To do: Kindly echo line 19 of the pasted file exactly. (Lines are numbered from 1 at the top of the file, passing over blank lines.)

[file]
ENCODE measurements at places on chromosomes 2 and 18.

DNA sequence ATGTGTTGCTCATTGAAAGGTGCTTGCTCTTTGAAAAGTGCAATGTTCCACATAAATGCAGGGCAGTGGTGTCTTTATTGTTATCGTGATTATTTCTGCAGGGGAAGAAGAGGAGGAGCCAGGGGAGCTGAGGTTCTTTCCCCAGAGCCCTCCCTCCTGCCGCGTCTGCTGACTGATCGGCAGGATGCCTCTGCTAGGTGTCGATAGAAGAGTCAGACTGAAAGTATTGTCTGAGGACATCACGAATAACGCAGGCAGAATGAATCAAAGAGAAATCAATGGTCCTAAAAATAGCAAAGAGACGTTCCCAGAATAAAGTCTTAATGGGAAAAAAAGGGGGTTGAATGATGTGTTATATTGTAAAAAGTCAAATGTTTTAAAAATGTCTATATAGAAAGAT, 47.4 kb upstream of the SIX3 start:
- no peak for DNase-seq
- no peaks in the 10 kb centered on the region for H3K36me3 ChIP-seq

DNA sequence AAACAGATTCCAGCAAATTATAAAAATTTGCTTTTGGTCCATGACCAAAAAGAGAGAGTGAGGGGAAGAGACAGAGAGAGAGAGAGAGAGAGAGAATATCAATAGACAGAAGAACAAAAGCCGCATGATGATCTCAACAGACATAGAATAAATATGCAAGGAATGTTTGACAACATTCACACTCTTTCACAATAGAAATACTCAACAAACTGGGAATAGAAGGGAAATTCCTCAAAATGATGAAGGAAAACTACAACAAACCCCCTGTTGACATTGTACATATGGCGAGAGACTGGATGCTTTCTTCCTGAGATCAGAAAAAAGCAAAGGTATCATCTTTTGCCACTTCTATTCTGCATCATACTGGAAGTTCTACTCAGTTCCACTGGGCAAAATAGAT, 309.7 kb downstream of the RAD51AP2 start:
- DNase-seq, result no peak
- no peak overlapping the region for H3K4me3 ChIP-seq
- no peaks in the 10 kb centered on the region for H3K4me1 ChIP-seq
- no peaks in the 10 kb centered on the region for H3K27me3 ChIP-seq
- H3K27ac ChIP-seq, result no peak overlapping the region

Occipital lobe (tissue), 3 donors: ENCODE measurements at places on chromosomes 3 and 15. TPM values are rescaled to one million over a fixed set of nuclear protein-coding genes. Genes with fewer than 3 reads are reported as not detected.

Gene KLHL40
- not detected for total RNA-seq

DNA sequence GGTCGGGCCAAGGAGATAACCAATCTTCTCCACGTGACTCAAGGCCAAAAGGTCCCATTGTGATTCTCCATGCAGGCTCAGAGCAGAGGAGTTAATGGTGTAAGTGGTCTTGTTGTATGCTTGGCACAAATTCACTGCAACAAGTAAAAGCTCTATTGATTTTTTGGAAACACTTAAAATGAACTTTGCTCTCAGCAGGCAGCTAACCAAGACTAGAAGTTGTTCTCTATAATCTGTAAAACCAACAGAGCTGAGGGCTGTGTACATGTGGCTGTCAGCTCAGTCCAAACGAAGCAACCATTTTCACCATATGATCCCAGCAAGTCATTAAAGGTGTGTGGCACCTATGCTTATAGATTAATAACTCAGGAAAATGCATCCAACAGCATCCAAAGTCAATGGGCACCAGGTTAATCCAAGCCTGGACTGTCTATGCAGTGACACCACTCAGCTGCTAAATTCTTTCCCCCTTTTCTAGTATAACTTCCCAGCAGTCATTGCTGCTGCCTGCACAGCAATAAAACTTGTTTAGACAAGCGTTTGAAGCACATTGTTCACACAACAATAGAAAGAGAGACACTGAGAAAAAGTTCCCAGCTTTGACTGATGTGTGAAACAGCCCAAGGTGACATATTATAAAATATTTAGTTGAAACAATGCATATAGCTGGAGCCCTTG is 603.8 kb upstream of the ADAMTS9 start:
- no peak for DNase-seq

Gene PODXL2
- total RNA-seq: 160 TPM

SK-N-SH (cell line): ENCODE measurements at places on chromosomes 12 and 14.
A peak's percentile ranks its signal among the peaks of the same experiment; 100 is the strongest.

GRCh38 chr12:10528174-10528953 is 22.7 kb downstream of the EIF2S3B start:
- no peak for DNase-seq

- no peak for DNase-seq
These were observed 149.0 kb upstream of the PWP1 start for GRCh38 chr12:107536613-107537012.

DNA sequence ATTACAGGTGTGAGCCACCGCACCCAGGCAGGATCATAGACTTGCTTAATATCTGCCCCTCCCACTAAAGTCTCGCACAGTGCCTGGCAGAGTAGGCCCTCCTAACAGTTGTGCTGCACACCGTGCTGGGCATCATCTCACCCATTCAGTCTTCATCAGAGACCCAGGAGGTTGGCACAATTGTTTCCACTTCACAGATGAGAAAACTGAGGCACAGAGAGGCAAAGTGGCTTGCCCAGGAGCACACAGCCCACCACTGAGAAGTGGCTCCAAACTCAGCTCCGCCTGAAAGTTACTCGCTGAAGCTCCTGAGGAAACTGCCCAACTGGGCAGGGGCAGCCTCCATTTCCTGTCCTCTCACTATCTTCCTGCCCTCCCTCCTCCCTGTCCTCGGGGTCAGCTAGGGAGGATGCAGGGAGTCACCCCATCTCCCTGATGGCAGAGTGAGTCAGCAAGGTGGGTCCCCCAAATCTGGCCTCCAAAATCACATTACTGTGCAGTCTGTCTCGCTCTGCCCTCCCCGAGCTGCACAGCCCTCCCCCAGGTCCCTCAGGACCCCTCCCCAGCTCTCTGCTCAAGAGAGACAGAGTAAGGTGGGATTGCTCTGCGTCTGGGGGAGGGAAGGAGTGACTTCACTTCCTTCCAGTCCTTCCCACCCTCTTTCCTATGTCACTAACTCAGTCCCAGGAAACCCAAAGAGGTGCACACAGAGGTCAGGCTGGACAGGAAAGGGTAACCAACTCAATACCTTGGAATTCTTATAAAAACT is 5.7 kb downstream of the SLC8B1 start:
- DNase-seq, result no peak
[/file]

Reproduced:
A peak's percentile ranks its signal among the peaks of the same experiment; 100 is the strongest.